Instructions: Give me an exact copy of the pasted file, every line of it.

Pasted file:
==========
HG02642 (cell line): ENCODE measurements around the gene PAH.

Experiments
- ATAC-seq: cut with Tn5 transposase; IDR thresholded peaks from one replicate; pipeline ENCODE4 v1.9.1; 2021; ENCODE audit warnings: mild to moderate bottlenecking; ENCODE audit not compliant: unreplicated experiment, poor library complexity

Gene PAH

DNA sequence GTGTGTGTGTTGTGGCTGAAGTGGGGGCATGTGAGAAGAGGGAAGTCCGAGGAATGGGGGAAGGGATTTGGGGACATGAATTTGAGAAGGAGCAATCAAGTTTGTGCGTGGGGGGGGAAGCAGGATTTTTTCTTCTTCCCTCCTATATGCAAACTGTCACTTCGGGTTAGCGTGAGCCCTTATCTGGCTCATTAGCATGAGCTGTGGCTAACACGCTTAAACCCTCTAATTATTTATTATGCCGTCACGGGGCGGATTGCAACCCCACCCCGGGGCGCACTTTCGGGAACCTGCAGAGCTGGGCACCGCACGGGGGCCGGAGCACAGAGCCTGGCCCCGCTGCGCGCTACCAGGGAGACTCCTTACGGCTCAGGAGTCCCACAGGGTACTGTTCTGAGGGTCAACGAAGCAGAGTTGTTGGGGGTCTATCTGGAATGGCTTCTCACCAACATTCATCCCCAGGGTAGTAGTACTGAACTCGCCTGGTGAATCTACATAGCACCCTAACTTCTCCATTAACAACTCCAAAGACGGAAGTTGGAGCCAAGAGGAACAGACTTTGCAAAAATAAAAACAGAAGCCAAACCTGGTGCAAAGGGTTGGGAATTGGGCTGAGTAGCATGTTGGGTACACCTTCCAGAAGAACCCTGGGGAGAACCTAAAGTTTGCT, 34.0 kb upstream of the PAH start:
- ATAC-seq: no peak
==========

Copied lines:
HG02642 (cell line): ENCODE measurements around the gene PAH.

Experiments
- ATAC-seq: cut with Tn5 transposase; IDR thresholded peaks from one replicate; pipeline ENCODE4 v1.9.1; 2021; ENCODE audit warnings: mild to moderate bottlenecking; ENCODE audit not compliant: unreplicated experiment, poor library complexity

Gene PAH

DNA sequence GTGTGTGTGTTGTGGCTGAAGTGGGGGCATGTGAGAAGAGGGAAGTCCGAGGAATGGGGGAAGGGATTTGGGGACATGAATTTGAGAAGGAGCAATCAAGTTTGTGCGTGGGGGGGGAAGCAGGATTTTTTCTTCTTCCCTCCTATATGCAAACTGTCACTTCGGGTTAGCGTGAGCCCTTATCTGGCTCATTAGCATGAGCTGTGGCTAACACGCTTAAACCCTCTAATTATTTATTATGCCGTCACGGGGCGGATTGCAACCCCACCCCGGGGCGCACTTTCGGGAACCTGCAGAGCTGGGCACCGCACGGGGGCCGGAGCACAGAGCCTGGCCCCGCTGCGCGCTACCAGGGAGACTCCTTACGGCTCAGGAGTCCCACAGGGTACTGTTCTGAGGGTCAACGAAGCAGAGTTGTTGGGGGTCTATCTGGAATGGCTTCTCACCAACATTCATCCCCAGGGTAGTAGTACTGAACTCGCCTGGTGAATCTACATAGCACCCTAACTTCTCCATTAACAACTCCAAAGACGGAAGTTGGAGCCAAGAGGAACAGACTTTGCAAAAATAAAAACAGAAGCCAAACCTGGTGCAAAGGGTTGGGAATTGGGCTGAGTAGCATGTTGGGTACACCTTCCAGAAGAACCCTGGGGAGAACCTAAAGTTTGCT, 34.0 kb upstream of the PAH start:
- ATAC-seq: no peak